When a Stranger Calls

I can’t think of a single decision that went into making When a Stranger Calls that was the right one. Let us count how many ways the filmmakers went wrong. (1) This is a remake of a 1979 film of the same name, which isn’t necessarily a bad thing, but it doesn’t follow the original at all. (2) It’s a PG-13 horror movie, and I think we all know what that means by now. (3) The trailer for the film gives away the only real twist, which you’ll probably guess very early on anyway.

(4) The lead actress, Camilla Belle, who plays a teenage babysitter named Jill, is so wooden that it’s impossible to think that she’s ever scared. (5) All of the other actors are just as wooden and therefore are not at all believable when giving us their dialogue. (6) The film plays out like it wants to be a parody, including as many horror clich├ęs as it can, but then plays every scene completely straight; it has Belle and the other actors do the stupidest things that all horror movie characters are seemingly forced to do, and there isn’t a single hint of irony in the delivery.

Take, for instance, a scene in which Jill’s friend, Tiffany (Katie Cassidy), comes over to the house that Jill is babysitting — for no real reason, obviously — and when she leaves, she acts completely freaked out, as if she knows she’s in a horror movie. The wind is blowing, oh dear! Jill also acts freaked out at the smallest thing, and doesn’t even think about things logically or like a real human being would. It’s like they can hear the (7) overbearing score that alerts them that a jump scene or fake jump scene might be coming around the next corner.

(8) The plot involves Jill wandering around a house for 65 minutes, doing nothing of interest, answering the world’s busiest home telephone where a man asks her ridiculous questions like “have you checked the children?” The rest of the plot, which has been given away in the trailer, involves running around the house slightly more frantically. (9) There are a few subplots mentioned, but they’re all forgotten about or ignored afterward.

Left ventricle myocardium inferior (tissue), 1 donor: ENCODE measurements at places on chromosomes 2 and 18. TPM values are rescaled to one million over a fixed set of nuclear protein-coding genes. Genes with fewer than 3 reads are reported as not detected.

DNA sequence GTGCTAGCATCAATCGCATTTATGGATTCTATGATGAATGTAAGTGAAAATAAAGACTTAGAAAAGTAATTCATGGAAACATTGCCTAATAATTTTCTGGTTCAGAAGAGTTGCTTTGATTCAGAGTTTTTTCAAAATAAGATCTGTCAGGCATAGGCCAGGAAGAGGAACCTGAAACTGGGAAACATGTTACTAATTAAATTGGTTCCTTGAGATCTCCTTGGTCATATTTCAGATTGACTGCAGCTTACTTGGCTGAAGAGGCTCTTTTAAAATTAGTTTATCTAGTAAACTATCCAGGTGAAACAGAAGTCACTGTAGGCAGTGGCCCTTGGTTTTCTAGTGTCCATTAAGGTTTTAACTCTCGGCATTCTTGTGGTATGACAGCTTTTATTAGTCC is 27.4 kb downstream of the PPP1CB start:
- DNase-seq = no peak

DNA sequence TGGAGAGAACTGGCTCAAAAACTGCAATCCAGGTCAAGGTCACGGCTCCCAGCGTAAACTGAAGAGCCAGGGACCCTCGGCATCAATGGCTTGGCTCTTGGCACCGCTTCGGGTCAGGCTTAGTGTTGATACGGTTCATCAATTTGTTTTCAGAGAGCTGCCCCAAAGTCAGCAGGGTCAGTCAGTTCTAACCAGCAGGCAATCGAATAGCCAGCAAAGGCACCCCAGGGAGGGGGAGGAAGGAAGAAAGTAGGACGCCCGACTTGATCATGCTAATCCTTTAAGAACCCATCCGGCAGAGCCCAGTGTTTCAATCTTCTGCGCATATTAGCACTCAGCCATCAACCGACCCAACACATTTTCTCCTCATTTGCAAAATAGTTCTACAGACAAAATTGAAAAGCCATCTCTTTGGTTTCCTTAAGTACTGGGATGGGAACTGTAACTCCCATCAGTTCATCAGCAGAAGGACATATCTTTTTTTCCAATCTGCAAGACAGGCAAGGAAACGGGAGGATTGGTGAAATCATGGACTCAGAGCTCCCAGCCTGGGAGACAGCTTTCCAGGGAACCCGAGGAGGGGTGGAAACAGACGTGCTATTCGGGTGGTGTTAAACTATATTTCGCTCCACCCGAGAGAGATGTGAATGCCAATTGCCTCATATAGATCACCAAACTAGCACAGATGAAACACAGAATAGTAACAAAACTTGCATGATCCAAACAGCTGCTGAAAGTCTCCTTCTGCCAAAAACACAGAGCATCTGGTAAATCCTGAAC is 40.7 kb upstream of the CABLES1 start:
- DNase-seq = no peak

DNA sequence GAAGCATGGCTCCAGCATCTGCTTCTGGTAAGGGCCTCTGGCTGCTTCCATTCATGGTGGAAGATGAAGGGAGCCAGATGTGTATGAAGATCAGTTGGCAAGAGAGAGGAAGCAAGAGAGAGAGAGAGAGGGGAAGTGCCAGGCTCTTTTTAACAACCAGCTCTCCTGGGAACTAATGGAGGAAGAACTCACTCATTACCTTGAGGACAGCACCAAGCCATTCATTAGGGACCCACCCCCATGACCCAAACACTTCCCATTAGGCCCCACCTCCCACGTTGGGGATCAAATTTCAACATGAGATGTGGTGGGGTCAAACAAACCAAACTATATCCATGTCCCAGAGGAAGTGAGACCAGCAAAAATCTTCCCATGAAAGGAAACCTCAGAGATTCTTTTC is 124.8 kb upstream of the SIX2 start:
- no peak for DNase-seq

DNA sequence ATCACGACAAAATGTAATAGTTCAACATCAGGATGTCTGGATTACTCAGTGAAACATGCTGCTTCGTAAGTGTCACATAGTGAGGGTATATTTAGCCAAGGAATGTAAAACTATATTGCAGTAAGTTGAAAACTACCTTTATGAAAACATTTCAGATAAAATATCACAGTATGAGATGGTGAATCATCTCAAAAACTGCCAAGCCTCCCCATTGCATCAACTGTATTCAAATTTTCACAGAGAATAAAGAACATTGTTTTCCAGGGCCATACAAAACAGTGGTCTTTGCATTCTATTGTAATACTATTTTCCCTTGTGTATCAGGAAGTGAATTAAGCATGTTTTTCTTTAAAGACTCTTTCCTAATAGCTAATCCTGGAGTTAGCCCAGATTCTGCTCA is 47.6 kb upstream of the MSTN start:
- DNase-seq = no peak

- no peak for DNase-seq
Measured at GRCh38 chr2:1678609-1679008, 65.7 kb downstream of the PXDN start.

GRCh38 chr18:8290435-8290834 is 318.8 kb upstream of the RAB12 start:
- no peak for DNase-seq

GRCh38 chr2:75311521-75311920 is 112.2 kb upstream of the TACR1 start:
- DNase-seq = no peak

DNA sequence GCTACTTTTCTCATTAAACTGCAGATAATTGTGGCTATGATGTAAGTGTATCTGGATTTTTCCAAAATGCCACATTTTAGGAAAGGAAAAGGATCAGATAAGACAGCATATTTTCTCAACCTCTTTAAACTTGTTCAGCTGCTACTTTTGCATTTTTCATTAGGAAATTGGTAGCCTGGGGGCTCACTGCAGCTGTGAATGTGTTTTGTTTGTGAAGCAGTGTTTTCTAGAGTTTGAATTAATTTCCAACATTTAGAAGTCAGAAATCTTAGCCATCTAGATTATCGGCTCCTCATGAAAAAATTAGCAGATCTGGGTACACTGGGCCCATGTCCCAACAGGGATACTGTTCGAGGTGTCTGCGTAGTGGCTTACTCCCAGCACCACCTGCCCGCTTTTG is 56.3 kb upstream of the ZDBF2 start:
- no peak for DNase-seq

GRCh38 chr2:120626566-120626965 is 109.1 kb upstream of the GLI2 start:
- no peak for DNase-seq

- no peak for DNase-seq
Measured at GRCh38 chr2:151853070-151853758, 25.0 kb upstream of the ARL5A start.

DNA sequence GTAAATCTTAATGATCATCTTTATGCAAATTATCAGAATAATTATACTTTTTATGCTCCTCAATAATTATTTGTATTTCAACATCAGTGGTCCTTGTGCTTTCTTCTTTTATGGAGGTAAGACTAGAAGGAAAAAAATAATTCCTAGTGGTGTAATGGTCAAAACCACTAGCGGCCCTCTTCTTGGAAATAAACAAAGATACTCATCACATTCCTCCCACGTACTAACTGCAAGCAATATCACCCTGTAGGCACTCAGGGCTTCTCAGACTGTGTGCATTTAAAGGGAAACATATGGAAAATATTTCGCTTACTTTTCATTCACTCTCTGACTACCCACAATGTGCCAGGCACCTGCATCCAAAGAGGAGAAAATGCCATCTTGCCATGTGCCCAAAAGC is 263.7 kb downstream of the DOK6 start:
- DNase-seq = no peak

I especially liked how we’re introduced to Jill as she’s sprinting around a track, trying to run a couple of laps under 24 seconds. She doesn’t, but later in the film, when she has and could use a timer — and has to sprint — she doesn’t check her time. It would have actually made the earlier moment matter, but instead it’s just ignored. And it only would have taken a couple of seconds to add this on. It’s lazy writing, really, kind of like how the situation with her maybe-boyfriend never gets resolved (10).

Even the (11) aspect ratio is wrong for this material. We spend about 90% of the film in a gorgeous house which the filmmakers attempt to make scary. Claustrophobia almost seems to be setting in with our main character, and we’d almost like to feel it too — except for the very wide aspect ratio which never allows for that. (12) There are also a couple of slow motion shots that are used to no effect, (13) quick cutting which should give the film a frantic feel but instead makes it laughable, and (14) cinematography that seems to constantly be panning in order to reveal something … but never does.

(15) Oh, and it’s not at all scary, and not at all thrilling. There are a couple of attempts to build up suspense, mostly through the score and as much darkness as you can realistically get away with, but it never builds to anything more than a jump scare. Once you realize that the film falls into a pattern (16) — phone call, wandering around the house, jump scare — which you will probably do quite early on, there’s nothing that the film will throw at you that can be scary. You know it’s just another jump scare involving a cat or the very terrifying ice cube maker in the refrigerator.

(17) Even those responsible for lighting — or maybe this was a post-production mistake — seemed to be half-asleep. Jill heads to this house at what I’m guessing is around 7:30 at night, considering that the parents say that they have an 8:00 dinner reservation. It’s not yet that dark, as it’s summertime. Fast-forward what seems like hours, and the outside shots show us that it’s really dark now. Then, fast-forward more time, and it’s magically become lighter out. And then it’s dark out again. Thankfully, this only happens one time, but it’s just silly to see that nobody noticed that during production.

Even the house, which is supposed to be one of the most beautiful thing ever, looked bland and cheap (18). The rooms aren’t populated with much furniture, the lights automatically turn off when a character leaves the room, meaning that the rooms all feel isolated from one another, and I could have sworn there was some noticeable green screen in a couple of scenes, although it might have just looked that way because of how vacant these sets felt.

We’re at 18. Are there more? I don’t doubt it, but I’m tired of counting. Maybe I’ve been too harsh, and some of the marks against the film should be rolled into one, but does it matter? The point is that there isn’t anything good about When a Stranger Calls. Actually, there was one interesting shot in which Jill runs around the house, zooming from room to room, and we don’t cut away until she stops. That made me appreciate that there is a little bit of talent from at least one member of the production crew. Most of the cinematography is just bland, though, so maybe it was just a stroke of luck.

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